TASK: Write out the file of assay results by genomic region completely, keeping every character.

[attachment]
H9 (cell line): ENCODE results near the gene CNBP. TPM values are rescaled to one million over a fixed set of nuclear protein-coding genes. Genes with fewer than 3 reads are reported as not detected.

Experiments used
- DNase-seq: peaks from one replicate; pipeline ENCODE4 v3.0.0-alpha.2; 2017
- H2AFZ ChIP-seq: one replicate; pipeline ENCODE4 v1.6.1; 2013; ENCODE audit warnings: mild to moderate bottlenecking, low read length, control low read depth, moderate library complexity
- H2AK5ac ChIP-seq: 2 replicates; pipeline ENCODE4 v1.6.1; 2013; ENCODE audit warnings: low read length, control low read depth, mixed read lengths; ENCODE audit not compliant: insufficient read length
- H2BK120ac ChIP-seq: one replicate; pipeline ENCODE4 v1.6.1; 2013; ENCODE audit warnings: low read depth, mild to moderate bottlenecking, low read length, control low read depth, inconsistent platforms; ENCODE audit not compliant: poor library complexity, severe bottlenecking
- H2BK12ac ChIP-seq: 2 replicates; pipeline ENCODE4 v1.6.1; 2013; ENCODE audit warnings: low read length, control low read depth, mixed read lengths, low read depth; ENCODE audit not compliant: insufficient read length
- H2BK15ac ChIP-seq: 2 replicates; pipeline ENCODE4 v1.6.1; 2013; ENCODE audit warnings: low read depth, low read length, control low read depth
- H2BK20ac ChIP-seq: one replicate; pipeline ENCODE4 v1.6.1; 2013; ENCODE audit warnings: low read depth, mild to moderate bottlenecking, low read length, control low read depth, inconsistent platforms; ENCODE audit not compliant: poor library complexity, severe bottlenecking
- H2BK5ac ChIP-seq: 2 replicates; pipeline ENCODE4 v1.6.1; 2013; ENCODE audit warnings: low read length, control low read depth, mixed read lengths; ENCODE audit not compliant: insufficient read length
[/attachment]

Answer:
H9 (cell line): ENCODE results near the gene CNBP. TPM values are rescaled to one million over a fixed set of nuclear protein-coding genes. Genes with fewer than 3 reads are reported as not detected.

Experiments used
- DNase-seq: peaks from one replicate; pipeline ENCODE4 v3.0.0-alpha.2; 2017
- H2AFZ ChIP-seq: one replicate; pipeline ENCODE4 v1.6.1; 2013; ENCODE audit warnings: mild to moderate bottlenecking, low read length, control low read depth, moderate library complexity
- H2AK5ac ChIP-seq: 2 replicates; pipeline ENCODE4 v1.6.1; 2013; ENCODE audit warnings: low read length, control low read depth, mixed read lengths; ENCODE audit not compliant: insufficient read length
- H2BK120ac ChIP-seq: one replicate; pipeline ENCODE4 v1.6.1; 2013; ENCODE audit warnings: low read depth, mild to moderate bottlenecking, low read length, control low read depth, inconsistent platforms; ENCODE audit not compliant: poor library complexity, severe bottlenecking
- H2BK12ac ChIP-seq: 2 replicates; pipeline ENCODE4 v1.6.1; 2013; ENCODE audit warnings: low read length, control low read depth, mixed read lengths, low read depth; ENCODE audit not compliant: insufficient read length
- H2BK15ac ChIP-seq: 2 replicates; pipeline ENCODE4 v1.6.1; 2013; ENCODE audit warnings: low read depth, low read length, control low read depth
- H2BK20ac ChIP-seq: one replicate; pipeline ENCODE4 v1.6.1; 2013; ENCODE audit warnings: low read depth, mild to moderate bottlenecking, low read length, control low read depth, inconsistent platforms; ENCODE audit not compliant: poor library complexity, severe bottlenecking
- H2BK5ac ChIP-seq: 2 replicates; pipeline ENCODE4 v1.6.1; 2013; ENCODE audit warnings: low read length, control low read depth, mixed read lengths; ENCODE audit not compliant: insufficient read length